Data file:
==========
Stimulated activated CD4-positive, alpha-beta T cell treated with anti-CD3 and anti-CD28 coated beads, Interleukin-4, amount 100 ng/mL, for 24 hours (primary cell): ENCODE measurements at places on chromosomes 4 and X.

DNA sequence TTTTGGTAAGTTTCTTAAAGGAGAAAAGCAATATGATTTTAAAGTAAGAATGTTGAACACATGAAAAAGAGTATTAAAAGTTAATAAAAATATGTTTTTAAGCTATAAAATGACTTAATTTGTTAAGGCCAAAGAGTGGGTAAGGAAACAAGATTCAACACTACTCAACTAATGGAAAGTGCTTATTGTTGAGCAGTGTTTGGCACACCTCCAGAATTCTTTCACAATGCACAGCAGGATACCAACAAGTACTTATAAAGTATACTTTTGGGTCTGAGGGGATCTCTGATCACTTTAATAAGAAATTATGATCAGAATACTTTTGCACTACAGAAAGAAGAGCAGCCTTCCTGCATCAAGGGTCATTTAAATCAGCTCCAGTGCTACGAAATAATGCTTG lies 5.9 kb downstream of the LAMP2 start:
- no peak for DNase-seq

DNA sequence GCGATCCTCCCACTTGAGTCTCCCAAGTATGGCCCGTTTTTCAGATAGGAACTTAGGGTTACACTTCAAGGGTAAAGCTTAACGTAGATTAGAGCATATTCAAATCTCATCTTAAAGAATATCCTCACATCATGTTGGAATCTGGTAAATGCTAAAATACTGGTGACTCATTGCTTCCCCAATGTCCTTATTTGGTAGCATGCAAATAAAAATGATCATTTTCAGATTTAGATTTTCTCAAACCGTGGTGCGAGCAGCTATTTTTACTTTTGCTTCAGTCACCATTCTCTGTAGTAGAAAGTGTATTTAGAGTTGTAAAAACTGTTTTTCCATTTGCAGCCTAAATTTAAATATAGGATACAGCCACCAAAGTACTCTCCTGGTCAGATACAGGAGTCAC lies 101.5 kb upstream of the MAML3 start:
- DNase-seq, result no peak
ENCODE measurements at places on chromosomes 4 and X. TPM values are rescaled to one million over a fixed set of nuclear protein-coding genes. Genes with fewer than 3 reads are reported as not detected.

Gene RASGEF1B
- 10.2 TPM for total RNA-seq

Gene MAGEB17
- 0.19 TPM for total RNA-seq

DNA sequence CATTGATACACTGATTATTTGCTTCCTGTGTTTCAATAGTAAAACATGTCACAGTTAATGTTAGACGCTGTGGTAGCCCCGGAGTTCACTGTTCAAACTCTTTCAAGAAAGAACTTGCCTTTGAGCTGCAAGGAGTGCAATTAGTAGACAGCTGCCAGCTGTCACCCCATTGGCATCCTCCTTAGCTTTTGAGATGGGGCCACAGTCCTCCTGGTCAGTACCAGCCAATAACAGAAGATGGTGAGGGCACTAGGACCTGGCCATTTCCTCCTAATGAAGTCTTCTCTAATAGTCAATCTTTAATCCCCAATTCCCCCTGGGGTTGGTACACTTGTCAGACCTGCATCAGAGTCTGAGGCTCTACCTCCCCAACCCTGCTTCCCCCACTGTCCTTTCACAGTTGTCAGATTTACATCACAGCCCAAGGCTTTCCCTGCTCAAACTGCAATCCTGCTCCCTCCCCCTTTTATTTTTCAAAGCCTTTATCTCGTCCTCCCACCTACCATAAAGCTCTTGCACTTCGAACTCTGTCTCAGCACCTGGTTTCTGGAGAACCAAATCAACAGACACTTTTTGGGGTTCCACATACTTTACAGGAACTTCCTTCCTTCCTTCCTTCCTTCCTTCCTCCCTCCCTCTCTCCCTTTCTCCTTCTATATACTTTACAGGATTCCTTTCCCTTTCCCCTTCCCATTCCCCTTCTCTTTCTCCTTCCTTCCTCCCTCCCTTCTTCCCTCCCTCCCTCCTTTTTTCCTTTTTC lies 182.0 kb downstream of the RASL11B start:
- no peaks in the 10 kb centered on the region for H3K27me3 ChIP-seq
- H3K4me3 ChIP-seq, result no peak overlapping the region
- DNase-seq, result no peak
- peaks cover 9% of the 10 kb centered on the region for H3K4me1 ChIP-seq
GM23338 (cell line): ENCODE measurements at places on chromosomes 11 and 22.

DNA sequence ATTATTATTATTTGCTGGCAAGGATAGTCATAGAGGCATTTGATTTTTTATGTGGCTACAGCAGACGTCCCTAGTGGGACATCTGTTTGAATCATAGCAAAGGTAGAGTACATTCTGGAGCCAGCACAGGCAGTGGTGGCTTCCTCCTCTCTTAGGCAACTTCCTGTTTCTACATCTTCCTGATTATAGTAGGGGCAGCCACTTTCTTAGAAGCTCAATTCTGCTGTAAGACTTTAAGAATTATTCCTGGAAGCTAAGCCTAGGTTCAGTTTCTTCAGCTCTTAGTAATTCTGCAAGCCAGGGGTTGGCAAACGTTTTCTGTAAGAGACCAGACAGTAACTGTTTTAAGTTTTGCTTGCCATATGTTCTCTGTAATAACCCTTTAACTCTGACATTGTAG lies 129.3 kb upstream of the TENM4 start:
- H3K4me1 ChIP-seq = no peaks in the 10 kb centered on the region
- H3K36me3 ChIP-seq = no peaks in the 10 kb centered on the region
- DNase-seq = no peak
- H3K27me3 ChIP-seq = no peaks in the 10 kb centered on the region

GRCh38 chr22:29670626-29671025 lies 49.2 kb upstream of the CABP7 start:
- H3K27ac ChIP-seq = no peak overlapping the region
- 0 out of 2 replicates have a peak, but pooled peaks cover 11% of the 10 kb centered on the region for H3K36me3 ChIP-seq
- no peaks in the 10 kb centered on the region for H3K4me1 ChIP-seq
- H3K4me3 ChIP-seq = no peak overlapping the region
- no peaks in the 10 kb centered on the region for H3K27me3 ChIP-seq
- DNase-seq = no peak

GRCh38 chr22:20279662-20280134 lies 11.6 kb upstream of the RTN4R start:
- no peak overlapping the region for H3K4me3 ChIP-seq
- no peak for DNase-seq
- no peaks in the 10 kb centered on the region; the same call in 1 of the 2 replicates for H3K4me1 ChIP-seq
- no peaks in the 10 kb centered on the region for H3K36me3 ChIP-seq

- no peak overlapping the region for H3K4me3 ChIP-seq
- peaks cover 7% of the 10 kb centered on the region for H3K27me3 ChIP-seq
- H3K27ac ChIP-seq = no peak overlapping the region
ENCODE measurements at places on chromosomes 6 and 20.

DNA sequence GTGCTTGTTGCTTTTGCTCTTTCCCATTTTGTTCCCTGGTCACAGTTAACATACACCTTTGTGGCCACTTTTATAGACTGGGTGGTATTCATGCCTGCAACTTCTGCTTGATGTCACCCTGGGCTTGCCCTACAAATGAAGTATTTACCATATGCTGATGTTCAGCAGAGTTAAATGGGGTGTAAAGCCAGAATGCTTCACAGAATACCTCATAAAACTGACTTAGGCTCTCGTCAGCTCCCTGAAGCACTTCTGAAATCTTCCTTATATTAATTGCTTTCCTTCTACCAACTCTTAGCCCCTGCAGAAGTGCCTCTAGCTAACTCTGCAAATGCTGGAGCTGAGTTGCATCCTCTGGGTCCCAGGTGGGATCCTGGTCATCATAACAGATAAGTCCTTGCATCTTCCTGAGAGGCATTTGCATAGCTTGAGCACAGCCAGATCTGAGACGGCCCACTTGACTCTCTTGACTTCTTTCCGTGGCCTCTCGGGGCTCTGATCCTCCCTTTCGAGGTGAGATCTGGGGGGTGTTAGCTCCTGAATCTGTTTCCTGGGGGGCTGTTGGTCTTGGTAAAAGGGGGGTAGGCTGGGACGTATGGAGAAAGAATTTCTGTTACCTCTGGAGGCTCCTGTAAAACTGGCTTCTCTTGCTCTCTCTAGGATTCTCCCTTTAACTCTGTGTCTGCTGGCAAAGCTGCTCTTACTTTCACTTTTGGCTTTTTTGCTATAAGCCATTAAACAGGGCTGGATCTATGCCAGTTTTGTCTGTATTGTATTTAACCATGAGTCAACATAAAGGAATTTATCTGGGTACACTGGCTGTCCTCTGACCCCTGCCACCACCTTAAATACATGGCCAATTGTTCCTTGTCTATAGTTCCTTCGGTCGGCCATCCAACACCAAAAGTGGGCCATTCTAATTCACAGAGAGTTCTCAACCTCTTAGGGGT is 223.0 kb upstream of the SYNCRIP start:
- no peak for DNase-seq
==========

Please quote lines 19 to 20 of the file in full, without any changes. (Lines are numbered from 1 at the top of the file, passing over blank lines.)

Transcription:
- H3K36me3 ChIP-seq = no peaks in the 10 kb centered on the region
- DNase-seq = no peak